The National Infrastructure Commission makes the case for improving intra-city transport

A Transpennine Express train leaves Manchester Piccadilly. Image: MattBuck/Wikimedia Commons.

It is a fact of life that the debate about big infrastructure projects in the UK is often focused on major inter-city connections that make it easier for people to travel between major conurbations. Projects such as High Speed 2 and Northern Powerhouse Rail regularly hit the headlines – usually with much celebration of their purported productivity impacts.

But in a recent speech to the UK Infrastructure Show in Birmingham, National Infrastructure Commission chief executive Phil Graham pointed to intra-city transport as an area of major underinvestment for cities outside of London. Drawing a contrast with the “genuine devolution and long-term funding” of London’s transport system, Graham highlighted the “fragmented and piecemeal system of funding” that other cities are subjected to as a key obstacle in the way of achieving their economic potential.

The Centre for Cities endorses his call for a three-part approach to redressing this skew towards inter-city and international transport infrastructure. It consists of proper funding devolution with long-term settlements, a significant increase in capital funding for infrastructure in cities, and new powers and duties for city authorities to make the most of this funding.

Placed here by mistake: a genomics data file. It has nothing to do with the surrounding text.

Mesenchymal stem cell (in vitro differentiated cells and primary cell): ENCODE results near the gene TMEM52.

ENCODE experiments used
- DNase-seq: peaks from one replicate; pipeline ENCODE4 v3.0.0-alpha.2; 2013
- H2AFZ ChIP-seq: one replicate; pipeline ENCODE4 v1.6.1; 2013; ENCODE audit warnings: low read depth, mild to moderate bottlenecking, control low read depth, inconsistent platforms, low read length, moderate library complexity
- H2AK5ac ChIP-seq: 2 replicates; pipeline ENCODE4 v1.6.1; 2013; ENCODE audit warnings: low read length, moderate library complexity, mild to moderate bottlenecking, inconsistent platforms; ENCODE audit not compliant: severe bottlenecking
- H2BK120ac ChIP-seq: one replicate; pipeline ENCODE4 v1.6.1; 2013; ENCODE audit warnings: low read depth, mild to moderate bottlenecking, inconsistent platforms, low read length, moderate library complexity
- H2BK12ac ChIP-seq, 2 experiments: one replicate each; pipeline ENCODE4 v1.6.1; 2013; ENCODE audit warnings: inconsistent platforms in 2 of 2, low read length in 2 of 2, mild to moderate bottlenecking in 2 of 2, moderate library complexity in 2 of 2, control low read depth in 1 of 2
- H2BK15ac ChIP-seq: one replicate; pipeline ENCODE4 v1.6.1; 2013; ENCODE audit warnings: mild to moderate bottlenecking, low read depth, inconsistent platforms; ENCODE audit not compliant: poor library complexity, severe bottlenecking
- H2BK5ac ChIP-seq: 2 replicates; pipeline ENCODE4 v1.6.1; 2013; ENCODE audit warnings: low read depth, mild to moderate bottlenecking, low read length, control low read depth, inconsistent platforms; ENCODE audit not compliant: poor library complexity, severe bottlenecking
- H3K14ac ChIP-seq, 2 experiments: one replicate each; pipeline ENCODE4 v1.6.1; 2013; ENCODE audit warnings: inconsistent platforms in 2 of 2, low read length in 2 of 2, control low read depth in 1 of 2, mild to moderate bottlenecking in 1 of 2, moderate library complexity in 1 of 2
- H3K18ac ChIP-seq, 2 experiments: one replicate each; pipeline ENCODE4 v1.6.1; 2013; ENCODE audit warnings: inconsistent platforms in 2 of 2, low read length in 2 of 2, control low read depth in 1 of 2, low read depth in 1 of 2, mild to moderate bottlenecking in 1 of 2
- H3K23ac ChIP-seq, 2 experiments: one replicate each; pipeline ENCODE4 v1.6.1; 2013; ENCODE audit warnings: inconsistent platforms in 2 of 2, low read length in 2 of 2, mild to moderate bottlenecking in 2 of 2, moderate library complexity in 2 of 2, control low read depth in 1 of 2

These reforms must come as a package, with any one alone not sufficient to achieve the infrastructure that cities need. Provided these powers and funds are devolved to genuine economic areas, then Graham is right in suggesting that cities of all sizes should have the opportunity to benefit.

Our support for this course of action is based on our previous work on this topic. Our research into the Northern Powerhouse, based on comparisons with European urban agglomerations, highlighted that commuting overwhelmingly occurs within city regions, rather than between them, and indicated that poor city economic performance is more likely to be caused by weak intra-city connectivity than weak inter-city connectivity. Our earlier work on making transport work for cities outlined a plan for improving urban transport, including devolution of regulatory powers, long-term capital settlements for cities, devolution of fundraising powers, integrated management of urban transport networks, and targeting transport interventions where they will support economic growth.